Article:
The difficult art of doing nothing
By Major Dave Love AGC(RMP)
SO2 Leadership, Centre for Army Leadership
“And what are the historic precedents for the new medal you are proposing?” The then Major General James Bashall inquired firmly about another seemingly unqualified line in my decision note to him. A surge of adrenaline coursed through my body as I stood in the centre of his office. I could feel my face becoming flushed as I felt an intense spotlight bearing down upon me with every millisecond, I failed to fill the ensuing silence with an answer. I glanced to the side of the room at my boss, Wing Commander Bob Bamford in the hope of support or reassurance. But with only a raise of his eyebrows and a half nod forward, he remained silent – I knew he was pressing me to go on.
Yet what might seem like a moment of abandonment, Wg Cdr Bamford’s decision not to step in and rescue me was deliberate. With both of us having been unexpectedly summoned to the Chief of Staff (Operations) office only minutes before to answer questions on our proposed introduction of the new General Service Medal (2008), there was little time to prepare, and the 2-page decision note we had submitted the day before had clearly triggered a quicker than anticipated response. As we navigated the floorplates through the Permanent Joint Headquarters (PJHQ) towards General Bashall’s office, we discussed possible scenarios and decided, somewhere along that journey, I would take the lead during the meeting as the project lead for the medal’s introduction.
In a final momentary pause before we entered the office, Wg Cdr Bamford placed his hand on my shoulder and said, “Dave, it’ll all be fine”, and into the dragon’s den we went.
Due to the high-tempo of work and broad operational portfolios at PJHQ, Staff branches and respective desk leads are often required to operate ‘one brick deep’, meaning that everyone must be a master of their own brief, with often little scope for task cross-over between the team. Being one of only a small handful of SO3’s1 within PJHQ in 2013, this expectation was no different for me. I was required to hold my own against more senior and experienced staff, and expected to brief with accuracy, brevity, and confidence. If nothing else, PJHQ was a veritable training ground for developing individual ownership and responsibility. Needless to say, my responses to General Bashall’s questions were far from these things, and the whole encounter could have gone a lot
Despite having worked at PJHQ for a year by that point, this was my first time briefing at 2* level – an unavoidable rite of passage for all junior Staff Officers at some stage. Indeed, Wg Cdr Bamford and I had discussed such opportunities as my work became more assured. Instead of rescuing me from General Bashall’s intense questioning, he allowed me to navigate the discomfort on my own. Although I stumbled through several answers, the experience left me better prepared for my future encounters with him and, indeed, senior officers more widely beyond that point. I learned not to rely on face-value information, and that being able to fall back on a depth of objective data can act as a powerful and compelling foundation for any argument. Perhaps most importantly, I learned that having the humility to admit you do not know an answer but will endeavour to find out and return, keeps one’s integrity and credibility intact far better than any clumsy response does. Even senior officers do not expect you to know everything.
What I recognise now is that Wg Cdr Bamford demonstrated exceptional leadership by providing me with space and a developmental opportunity that allowed for real personal growth – a lesson that I still carry with me all these years later. The stakes were low, and my relative inexperience was acknowledged. He remained present, yet unobtrusive, allowing me to succeed or stumble and learn from the experience either way. He essentially did nothing, but in doing so, gave me everything that I needed in that moment. Afterward, he refrained from providing lengthy lists of suggestions for improvement. Instead, he posed thought-provoking questions that prompted me to reflect on how I could have done better and alternative approaches I could have taken. What did I learn from that experience? I’m hoping that some of the strategies below will provide food for thought.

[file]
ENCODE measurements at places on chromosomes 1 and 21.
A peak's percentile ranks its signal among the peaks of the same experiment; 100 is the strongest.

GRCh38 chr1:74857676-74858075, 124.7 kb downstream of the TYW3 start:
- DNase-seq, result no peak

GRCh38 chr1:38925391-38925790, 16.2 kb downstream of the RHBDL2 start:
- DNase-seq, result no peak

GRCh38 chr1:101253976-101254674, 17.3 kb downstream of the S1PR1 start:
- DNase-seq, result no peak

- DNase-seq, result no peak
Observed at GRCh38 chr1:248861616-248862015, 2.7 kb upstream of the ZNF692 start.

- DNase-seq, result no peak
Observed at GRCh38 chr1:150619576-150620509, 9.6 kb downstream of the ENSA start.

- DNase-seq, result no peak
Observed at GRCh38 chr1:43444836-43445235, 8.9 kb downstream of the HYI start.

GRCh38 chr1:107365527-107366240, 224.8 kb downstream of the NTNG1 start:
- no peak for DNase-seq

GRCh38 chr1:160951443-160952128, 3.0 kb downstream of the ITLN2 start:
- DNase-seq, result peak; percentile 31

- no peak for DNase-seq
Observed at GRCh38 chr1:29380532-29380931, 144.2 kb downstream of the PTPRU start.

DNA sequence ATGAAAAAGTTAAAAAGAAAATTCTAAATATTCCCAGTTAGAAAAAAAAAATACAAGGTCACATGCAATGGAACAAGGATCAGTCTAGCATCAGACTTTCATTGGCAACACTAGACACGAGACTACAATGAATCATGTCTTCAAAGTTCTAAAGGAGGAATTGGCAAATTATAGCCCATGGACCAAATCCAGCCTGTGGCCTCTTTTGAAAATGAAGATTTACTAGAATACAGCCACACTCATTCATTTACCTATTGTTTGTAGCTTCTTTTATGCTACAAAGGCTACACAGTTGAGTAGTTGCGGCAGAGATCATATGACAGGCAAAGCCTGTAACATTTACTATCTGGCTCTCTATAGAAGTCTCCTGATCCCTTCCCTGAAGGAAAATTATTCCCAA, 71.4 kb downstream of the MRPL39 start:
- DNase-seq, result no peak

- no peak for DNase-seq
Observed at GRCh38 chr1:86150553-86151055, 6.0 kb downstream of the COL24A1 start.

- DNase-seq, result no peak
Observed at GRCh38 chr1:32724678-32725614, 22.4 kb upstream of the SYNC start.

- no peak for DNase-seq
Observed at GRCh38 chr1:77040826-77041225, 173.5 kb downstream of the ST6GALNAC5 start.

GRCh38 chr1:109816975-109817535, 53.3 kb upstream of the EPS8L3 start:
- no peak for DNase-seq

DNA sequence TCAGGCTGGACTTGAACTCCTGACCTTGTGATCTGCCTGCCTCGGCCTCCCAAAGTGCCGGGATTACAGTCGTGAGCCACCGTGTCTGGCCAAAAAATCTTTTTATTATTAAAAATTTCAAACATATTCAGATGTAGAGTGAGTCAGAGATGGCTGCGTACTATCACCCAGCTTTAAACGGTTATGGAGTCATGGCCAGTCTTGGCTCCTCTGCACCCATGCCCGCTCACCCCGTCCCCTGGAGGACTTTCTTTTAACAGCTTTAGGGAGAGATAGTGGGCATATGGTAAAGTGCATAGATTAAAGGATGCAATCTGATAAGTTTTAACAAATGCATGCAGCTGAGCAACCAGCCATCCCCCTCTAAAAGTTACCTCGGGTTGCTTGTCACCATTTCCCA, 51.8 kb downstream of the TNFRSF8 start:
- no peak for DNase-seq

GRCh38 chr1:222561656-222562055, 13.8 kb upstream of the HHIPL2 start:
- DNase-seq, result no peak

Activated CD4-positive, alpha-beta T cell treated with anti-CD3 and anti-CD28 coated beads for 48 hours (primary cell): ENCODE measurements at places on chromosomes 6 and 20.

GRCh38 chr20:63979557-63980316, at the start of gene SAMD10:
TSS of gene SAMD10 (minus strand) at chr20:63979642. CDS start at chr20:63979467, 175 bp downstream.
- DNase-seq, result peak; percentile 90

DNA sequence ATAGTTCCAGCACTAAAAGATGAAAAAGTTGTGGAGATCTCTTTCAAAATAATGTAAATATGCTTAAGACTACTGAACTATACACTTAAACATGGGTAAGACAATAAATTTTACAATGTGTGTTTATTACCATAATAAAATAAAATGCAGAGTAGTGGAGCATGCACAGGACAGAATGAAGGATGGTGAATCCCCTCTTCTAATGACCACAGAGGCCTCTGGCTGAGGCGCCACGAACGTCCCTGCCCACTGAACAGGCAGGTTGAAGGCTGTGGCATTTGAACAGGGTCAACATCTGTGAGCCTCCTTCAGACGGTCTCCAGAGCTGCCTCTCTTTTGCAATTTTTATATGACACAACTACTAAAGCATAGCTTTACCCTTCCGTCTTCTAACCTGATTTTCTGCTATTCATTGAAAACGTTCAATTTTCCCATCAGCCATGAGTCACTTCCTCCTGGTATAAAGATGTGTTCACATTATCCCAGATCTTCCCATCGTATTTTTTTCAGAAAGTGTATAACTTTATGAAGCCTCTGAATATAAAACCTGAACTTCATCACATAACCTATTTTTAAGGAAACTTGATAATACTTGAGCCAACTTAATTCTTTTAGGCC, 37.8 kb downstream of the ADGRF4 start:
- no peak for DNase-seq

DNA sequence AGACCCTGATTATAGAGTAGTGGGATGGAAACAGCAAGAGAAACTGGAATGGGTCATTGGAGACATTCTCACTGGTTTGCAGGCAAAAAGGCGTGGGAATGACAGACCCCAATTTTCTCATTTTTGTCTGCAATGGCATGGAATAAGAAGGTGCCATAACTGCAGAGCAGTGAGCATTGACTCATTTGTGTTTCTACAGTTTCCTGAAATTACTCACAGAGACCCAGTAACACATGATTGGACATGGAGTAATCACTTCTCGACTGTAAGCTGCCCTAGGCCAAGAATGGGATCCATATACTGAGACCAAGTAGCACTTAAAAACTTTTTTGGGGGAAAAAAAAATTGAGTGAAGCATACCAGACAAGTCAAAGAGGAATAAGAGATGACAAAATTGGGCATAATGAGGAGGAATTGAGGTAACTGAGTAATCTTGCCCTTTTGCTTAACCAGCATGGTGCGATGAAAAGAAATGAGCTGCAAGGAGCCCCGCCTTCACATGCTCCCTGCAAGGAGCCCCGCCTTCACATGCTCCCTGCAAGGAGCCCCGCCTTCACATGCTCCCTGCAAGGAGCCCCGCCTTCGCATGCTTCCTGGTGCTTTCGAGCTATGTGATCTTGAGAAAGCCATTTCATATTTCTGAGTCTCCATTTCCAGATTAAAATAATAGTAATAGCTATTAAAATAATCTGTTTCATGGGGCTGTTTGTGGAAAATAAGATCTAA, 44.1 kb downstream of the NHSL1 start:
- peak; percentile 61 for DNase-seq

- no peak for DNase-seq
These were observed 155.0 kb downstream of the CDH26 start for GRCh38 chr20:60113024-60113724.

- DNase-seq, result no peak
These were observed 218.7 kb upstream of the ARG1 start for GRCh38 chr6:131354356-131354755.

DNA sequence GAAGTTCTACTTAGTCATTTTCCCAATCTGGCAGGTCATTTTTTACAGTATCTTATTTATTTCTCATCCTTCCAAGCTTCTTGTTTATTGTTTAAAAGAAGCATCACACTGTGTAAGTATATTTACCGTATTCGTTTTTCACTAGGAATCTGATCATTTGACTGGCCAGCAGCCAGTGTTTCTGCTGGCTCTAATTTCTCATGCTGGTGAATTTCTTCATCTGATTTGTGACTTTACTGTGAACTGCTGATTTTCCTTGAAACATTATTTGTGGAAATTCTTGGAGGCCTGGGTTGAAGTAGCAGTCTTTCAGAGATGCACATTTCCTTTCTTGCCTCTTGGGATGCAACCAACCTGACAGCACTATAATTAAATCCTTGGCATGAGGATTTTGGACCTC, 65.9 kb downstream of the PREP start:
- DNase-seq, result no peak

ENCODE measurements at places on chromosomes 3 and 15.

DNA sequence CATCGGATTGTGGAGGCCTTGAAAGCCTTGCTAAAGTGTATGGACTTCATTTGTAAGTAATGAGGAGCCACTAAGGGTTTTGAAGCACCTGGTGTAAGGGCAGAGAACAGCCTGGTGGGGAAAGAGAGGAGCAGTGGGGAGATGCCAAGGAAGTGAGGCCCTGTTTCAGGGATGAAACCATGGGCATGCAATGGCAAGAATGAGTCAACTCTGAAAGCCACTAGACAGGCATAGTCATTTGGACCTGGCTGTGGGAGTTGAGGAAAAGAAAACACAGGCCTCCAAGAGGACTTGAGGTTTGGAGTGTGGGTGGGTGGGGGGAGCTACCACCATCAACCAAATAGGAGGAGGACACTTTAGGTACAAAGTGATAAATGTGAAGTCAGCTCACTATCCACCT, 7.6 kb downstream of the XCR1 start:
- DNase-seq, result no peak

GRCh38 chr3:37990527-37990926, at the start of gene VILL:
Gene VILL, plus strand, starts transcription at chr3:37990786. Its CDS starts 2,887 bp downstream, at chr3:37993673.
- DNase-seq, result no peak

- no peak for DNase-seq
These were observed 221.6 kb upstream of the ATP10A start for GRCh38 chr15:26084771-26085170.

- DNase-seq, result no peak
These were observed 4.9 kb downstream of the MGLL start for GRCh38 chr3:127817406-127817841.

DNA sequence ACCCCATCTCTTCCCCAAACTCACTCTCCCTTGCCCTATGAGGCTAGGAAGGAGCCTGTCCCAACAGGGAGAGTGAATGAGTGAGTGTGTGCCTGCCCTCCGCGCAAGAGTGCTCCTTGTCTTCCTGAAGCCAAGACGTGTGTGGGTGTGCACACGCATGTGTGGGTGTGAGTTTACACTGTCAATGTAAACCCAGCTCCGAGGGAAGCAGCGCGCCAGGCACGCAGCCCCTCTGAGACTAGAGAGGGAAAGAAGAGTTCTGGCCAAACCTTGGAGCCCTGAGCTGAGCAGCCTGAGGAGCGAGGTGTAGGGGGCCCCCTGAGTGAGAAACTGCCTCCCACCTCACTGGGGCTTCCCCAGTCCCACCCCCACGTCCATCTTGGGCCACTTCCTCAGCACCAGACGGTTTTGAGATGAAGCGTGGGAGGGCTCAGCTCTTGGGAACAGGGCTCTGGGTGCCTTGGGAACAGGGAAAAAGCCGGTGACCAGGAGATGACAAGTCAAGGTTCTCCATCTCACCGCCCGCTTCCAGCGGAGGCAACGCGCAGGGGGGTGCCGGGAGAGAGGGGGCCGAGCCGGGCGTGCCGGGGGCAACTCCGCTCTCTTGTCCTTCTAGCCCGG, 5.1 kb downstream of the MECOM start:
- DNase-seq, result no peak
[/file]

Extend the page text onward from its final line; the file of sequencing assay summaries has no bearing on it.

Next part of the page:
Facilitate more effective delegation
In the Army, leaders understand the importance of delegating challenging tasks to foster personal growth and to cultivate a collaborative, empowered, and effective team. However, when faced with real-world demands in a highly task-orientated environment, putting this knowledge into practice can be challenging. Many leaders express sentiments such as, ‘because of the time constraints, I’m better off doing the task myself’ or, ‘I cannot allow the task to fail, as the whole team will suffer in the long run’.
Furthermore, the application of empathy can also cloud effective delegation. When observing a subordinate struggle, it is natural to feel compelled to intervene and provide immediate assistance – this is the nature of the Army’s servant leadership approach. However, from the subordinate's perspective, this may appear more like micromanagement than genuine support. Additionally, when leaders hold onto too much information or too many responsibilities,
team skills may go underutilised – both shortcomings outlined by Richard Holmes in his 10 Diseases of Leadership. To facilitate more effective delegation that drives personal development in others, we can employ a range of methods:
• Shift from a ‘doer’ to ‘leader’ mindset. In the Army we are all doers. Even as leaders we are driven by our impulses to problem-solve and achieve results. According to the concept of distributed leadership by James Spillane, when appropriate, leaders should transition from focusing on individual, results-based accomplishments to nurturing and developing the potential of others.
• To facilitate this mindset shift, leaders must also recognise that the satisfaction derived from one’s own personal achievements and the alure of immediate rewards are short lived. Instead, leaders should embrace the longer-lasting and more authentic fulfilment that comes from helping others to develop and succeed.